Names Categorized "ascetics"

This is a list of names in which the categories include ascetics.
Akakios m Greek, Ancient Greek
From a Greek word meaning "innocent, not evil", derived from (a), a negative prefix, combined with κάκη (kake) meaning "evil". This was the name of three early saints, two of whom were martyred.
Basil 1 m English
From the Greek name Βασίλειος (Basileios), which was derived from βασιλεύς (basileus) meaning "king". Saint Basil the Great was a 4th-century bishop of Caesarea and one of the fathers of the early Christian church. Due to him, the name (in various spellings) has come into general use in the Christian world, being especially popular among Eastern Christians. It was also borne by two Byzantine emperors.
Bessarion m Late Greek
Meaning uncertain, possibly from Greek βῆσσα (bessa) meaning "wooded valley". This was the name of a 5th-century Egyptian hermit who was a disciple of Saint Anthony the Great. It was later adopted by the scholar Basilios Bessarion (1403-1472), a Greek born in Byzantine Anatolia who became a Roman Catholic bishop.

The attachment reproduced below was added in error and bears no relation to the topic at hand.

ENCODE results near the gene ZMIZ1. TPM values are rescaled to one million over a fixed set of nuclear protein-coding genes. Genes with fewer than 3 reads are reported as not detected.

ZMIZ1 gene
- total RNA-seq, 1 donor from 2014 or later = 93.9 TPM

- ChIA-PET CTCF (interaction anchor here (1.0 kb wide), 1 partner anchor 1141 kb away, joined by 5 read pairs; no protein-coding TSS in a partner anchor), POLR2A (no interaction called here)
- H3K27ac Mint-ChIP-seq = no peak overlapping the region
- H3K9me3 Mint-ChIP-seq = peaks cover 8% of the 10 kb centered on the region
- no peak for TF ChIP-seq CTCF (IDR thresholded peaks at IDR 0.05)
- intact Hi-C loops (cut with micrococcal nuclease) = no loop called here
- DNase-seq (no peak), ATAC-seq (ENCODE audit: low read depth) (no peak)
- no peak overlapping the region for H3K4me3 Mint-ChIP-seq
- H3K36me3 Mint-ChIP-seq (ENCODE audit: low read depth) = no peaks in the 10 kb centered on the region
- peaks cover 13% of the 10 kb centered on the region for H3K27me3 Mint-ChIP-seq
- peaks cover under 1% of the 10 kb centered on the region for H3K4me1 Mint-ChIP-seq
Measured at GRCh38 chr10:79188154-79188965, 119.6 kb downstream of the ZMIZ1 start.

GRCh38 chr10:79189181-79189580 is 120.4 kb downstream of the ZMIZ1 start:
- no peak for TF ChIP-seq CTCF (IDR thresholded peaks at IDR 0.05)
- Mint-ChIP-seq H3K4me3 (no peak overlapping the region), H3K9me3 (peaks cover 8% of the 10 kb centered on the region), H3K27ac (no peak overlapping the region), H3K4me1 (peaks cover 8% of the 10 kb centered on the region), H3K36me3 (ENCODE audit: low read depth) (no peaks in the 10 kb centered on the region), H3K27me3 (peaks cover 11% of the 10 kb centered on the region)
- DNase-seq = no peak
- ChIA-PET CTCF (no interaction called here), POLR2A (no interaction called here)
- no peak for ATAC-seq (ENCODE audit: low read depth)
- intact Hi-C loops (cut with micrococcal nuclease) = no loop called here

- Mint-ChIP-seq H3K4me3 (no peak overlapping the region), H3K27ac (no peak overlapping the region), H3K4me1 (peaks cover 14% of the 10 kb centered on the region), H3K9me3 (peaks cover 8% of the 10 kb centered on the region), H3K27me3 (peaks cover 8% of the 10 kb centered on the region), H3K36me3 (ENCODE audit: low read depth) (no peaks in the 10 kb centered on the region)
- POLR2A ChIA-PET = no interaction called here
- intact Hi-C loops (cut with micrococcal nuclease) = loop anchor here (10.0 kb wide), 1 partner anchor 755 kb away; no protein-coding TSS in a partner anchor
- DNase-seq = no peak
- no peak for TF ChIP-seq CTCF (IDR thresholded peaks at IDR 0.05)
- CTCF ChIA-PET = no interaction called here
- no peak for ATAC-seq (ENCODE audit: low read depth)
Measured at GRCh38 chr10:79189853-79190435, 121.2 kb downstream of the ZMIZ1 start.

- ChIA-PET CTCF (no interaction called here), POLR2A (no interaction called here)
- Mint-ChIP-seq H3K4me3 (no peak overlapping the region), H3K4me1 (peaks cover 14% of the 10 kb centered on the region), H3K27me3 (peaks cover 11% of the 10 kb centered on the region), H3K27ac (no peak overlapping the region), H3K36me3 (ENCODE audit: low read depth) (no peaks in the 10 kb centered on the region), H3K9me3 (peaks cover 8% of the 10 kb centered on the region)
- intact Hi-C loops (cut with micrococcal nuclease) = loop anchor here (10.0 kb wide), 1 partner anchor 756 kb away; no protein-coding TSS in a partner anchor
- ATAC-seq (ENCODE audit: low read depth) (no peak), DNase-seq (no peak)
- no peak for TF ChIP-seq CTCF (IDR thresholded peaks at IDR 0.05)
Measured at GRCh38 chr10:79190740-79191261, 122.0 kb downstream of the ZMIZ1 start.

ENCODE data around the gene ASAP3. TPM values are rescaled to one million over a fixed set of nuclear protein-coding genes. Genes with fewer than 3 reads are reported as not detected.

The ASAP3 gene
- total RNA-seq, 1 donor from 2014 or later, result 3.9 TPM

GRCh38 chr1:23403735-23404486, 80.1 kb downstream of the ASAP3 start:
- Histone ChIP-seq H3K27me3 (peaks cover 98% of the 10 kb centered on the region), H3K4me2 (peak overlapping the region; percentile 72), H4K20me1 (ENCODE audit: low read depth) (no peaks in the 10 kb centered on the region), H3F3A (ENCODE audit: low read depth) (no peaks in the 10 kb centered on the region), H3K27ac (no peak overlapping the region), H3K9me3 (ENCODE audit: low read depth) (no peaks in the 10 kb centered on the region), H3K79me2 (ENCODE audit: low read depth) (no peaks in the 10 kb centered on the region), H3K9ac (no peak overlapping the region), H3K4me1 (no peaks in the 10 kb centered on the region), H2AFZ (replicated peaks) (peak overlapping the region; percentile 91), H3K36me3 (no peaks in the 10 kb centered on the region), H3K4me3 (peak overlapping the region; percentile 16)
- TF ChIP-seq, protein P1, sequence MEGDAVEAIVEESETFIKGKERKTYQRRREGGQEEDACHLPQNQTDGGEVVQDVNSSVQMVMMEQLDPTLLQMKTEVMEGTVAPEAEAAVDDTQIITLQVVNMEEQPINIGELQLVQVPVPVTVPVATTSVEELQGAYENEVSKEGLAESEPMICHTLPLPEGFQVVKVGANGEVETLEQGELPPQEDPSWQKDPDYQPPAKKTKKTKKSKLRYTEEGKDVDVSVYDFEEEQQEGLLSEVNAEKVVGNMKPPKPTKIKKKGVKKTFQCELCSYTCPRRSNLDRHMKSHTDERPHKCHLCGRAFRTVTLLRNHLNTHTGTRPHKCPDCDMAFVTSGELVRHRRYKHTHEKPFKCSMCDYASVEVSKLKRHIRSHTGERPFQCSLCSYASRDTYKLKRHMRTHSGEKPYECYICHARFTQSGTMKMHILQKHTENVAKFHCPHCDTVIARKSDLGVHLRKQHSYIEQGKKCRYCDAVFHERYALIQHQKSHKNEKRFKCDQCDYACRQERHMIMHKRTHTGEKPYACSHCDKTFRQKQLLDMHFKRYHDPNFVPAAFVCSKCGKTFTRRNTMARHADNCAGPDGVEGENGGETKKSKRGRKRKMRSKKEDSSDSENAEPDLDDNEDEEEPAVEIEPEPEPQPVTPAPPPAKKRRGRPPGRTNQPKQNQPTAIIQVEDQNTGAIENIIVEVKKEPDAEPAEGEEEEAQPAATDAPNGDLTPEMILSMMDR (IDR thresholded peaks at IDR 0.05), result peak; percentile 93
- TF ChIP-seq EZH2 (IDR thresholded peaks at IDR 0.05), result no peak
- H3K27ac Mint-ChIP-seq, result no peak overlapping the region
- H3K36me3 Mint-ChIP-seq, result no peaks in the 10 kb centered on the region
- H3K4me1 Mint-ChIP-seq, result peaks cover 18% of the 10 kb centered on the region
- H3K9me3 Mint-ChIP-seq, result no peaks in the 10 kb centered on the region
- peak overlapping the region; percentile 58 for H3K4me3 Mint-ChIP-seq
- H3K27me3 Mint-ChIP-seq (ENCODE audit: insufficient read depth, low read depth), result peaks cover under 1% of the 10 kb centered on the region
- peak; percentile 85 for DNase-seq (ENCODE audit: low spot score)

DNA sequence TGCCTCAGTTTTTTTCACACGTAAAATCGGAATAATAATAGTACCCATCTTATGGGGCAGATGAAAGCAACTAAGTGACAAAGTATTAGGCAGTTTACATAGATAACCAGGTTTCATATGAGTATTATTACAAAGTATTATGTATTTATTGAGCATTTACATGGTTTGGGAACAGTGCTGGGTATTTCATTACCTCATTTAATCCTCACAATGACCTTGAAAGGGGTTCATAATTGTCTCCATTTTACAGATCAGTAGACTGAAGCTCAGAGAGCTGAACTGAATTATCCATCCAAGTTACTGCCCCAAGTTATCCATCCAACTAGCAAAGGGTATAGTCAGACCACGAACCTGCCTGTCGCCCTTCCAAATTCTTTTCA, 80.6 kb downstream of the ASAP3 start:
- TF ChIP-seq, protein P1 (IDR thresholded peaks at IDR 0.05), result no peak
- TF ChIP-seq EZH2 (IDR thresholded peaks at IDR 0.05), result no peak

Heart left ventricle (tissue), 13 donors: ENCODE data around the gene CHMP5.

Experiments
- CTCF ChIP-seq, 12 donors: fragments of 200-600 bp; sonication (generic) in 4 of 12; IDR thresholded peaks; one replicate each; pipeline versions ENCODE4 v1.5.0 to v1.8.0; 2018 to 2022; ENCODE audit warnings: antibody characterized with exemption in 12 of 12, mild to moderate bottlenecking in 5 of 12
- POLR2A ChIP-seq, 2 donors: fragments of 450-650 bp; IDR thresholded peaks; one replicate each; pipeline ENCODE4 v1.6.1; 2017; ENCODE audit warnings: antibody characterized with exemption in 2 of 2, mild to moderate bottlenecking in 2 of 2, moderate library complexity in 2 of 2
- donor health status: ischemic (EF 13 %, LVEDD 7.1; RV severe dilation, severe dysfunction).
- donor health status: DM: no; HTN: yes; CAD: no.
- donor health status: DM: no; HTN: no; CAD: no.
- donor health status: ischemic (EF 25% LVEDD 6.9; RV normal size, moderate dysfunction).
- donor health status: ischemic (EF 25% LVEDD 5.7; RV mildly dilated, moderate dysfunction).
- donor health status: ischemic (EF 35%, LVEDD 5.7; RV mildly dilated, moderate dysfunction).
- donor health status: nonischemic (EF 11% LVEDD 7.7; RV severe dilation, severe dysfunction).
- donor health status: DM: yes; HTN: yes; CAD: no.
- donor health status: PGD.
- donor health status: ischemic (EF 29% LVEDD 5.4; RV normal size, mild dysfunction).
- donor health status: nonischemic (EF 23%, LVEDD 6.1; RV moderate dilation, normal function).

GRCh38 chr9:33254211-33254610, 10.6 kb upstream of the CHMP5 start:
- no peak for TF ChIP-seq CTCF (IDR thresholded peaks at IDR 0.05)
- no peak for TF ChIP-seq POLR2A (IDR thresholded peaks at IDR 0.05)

Charalambos m Greek
Alternate transcription of Greek Χαράλαμπος (see Charalampos).
Desiderius m Late Roman
Derived from Latin desiderium meaning "longing, desire". It was the name of several early saints. It was also borne in the 8th century by the last king of the Lombard Kingdom.
Diogenes m Ancient Greek
Means "born of Zeus" from Greek Διός (Dios) meaning "of Zeus" and γενής (genes) meaning "born". This was the name of a Greek Cynic philosopher.
Ephraim m Biblical, Hebrew, Biblical Latin, Biblical Greek
From the Hebrew name אֶפְרָיִם ('Efrayim) meaning "fruitful". In the Old Testament Ephraim is a son of Joseph and Asenath and the founder of one of the twelve tribes of Israel. This name was also borne by two early saints: Ephraim or Ephrem the Syrian, a 4th-century theologian, and Ephraim of Antioch, a 6th-century patriarch of Antioch.
Fevzi m Turkish
Turkish form of Fawzi.
Fyodor m Russian
Russian form of Theodore. It was borne by three tsars of Russia. Another notable bearer was Fyodor Dostoyevsky (or Dostoevsky; 1821-1881), the Russian author of such works as Crime and Punishment and The Brothers Karamazov.